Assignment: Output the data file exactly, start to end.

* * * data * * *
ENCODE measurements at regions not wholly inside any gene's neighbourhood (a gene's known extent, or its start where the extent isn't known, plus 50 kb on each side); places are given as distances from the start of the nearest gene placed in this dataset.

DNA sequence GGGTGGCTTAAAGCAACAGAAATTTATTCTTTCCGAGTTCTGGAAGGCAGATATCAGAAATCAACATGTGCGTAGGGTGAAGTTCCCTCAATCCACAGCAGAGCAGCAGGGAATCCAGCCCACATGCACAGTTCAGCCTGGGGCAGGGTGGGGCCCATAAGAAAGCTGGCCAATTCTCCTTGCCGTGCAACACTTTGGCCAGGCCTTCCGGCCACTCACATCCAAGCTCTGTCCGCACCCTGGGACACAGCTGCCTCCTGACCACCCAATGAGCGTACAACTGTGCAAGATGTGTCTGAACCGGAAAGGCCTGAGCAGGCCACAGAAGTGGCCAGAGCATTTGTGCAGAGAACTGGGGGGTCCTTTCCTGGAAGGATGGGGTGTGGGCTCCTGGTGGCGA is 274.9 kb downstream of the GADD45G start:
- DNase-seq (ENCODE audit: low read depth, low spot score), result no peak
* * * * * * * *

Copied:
ENCODE measurements at regions not wholly inside any gene's neighbourhood (a gene's known extent, or its start where the extent isn't known, plus 50 kb on each side); places are given as distances from the start of the nearest gene placed in this dataset.

DNA sequence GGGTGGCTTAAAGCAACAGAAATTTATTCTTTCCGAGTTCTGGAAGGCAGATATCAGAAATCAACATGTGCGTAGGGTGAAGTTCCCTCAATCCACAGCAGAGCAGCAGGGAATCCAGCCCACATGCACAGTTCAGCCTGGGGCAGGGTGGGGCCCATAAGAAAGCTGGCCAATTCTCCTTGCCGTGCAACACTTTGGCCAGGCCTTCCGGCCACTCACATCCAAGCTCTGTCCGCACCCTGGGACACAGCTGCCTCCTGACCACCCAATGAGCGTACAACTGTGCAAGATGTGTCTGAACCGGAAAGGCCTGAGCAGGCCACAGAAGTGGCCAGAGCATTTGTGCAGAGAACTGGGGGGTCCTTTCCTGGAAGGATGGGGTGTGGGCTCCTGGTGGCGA is 274.9 kb downstream of the GADD45G start:
- DNase-seq (ENCODE audit: low read depth, low spot score), result no peak